• If your credit is bad enough that a bank won't give you a loan at all, then you don't need to be maxing out credit cards.  This happens a lot, because the type of people who can't get a loan are the type of people who would do something like max out all their credit cards.  I solved the problem easily, I don't own any credit cards.
  • Meanwhile, you baby needs diapers, your wife needs to eat, the electricity bill needs to be paid, but you're unemployed because you just got laid off due to years of poor management by the company you've served for decades. How conveneient for you not to own any credit cards (this is actually a pretty stupid thing to do, but that's another topic); must be nice not being poor.
  • Your baby doesn't need a box of diapers from the store. Your baby can do just fine with linen you rewash and reuse. But your biggest mistake there is working at a company for decades and becoming complacent, relying on others' stability for your own.
  • Cloth diapers still cost money. Regardless, it was an example. You're completely missing the point. There are basic needs that some people cannot fulfill, and the reasons they cannot are largely not their own. You are seriously rebuking the concept of stable employment?
  • No, you're missing the point. You call me naive and run off about diapers? Please. Cloth costs money? Any church or social organization is more than happy to provide clothes for a baby to shit in. The fact it is even a problem is another sign of the crap you're shoveling. Having a child early in life is one of the best ways to keep yourself in poverty. With the amount of birth control available today, yes rubbers can be gotten free, it is another personal decision or irresponsibility which keeps the person in a state of poverty by his or her own actions.
    Stable employment is only good if there is opportunity to achieve and grow. Otherwise, it is laziness, complacency, and proof of a person's unwillingness to grow, take responsibility for their own life, and their own security.
  • Having to go to an NGO for donations on basic goods needed to rear a child rather than being able to buy those things oneself is the epitome of poverty. It's a social problem, and you're naive dismissal of it is absurd. I won't even get into the disgusting classism of your comments that young, under-privileged people should be criticized for having children, as if they don't already have it bad enough you're scolding them for trying to gain some enjoyment out of life by trying to govern their reproductive strategies. Disgusting. Calling 'stable employment' laziness just reaffirms how detached you are from reality and social theory. I propose you look up Harrison White's notion of 'vacancy chains'. These opportunities you think are growing on trees for every 'non-lazy' person out there to pursue is a myth, part of the false consciousness. Most people don't have access to the same opportunities. It's called structural inequality. You learn about it in Sociology 101.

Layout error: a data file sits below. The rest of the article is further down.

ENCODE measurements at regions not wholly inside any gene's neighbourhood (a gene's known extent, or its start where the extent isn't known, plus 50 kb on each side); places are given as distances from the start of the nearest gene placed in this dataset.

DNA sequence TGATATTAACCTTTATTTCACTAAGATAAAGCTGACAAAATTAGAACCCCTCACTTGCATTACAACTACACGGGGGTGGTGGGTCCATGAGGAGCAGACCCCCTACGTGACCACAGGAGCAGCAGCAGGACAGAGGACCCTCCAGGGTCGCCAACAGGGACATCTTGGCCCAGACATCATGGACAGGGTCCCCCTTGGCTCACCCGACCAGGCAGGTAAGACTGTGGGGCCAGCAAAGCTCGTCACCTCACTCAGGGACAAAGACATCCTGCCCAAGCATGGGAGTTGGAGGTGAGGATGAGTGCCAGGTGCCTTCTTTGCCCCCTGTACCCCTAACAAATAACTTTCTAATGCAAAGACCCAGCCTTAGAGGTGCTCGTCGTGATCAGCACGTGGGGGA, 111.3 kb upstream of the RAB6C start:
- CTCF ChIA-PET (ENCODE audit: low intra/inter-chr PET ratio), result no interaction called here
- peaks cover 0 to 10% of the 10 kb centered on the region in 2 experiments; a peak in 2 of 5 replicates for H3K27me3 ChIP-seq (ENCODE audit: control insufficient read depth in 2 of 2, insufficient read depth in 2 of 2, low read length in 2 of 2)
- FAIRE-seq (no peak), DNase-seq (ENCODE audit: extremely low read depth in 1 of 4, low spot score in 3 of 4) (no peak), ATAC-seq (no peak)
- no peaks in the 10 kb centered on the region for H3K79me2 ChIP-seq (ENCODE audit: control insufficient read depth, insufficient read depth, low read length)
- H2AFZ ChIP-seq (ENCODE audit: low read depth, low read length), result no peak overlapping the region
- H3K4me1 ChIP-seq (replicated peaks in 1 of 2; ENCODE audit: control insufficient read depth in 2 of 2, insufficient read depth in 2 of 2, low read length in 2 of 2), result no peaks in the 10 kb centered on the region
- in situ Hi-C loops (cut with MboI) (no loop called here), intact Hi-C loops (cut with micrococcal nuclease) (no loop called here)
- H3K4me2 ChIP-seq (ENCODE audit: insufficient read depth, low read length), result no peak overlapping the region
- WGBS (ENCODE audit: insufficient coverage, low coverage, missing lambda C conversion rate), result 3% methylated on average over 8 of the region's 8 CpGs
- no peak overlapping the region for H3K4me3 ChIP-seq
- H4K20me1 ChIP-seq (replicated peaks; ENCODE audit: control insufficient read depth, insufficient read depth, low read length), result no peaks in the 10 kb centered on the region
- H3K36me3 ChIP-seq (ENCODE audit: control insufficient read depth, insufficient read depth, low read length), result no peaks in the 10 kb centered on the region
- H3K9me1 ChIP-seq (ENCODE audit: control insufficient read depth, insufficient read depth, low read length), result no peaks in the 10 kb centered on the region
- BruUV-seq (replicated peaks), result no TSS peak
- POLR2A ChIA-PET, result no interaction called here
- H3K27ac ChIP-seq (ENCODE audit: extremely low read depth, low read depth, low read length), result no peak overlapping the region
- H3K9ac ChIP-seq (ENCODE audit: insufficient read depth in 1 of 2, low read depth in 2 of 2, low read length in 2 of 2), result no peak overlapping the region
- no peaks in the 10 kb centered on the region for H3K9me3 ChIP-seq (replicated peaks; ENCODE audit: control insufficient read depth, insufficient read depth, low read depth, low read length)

• Not owning a credit card is stupid!?  Wow, you are so misinformed.  I have a years worth of living expenses saved up and currently have no debt.  If I were to lsoe my job today (unlikely) I have an entire year to find a new one.  Since I've spent a lot of time improving myself and increasing my skill set, I don't have much difficulty finding jobs.
    must be nice not being poor.
    Credit cards don't help with a situation of being poor, it makes things worse.  That's financial management 101.  You will not find a single financial consultant worth their salt that will recommend keeping credit cards.  In reality, owning a credit card is stupid.
  • Yes, not owning a credit card--in fact, not owning several credit cards--is stupid, assuming you use them responsibly by paying them off in full every statement. First, you build credit. This allows you to get more credit and lower rates, so when you need to get a home or auto loan, you can get one and you can get one cheaper. Second, using credit cards essentially gives you a 30-59 day free loan to yourself. If your statement ends on the 5th of every month and you have a massive purchase coming up--say you're buying a used car for $10,000. You can put it on your card on the 6th of July and you will not have to pay for it until the 5th of September. Third, you earn cash back, 3-5% on all your purchases. So, by not having a credit card you're 1. limiting the potential of your credit score, which will increase the cost of money you borrowin the future via higher interest rates, 2. you're paying for everything up front instead of hanging onto your money for up to another 59 days, and 3. you're missing out on a 3-5% discount on everything you buy. Finances 101.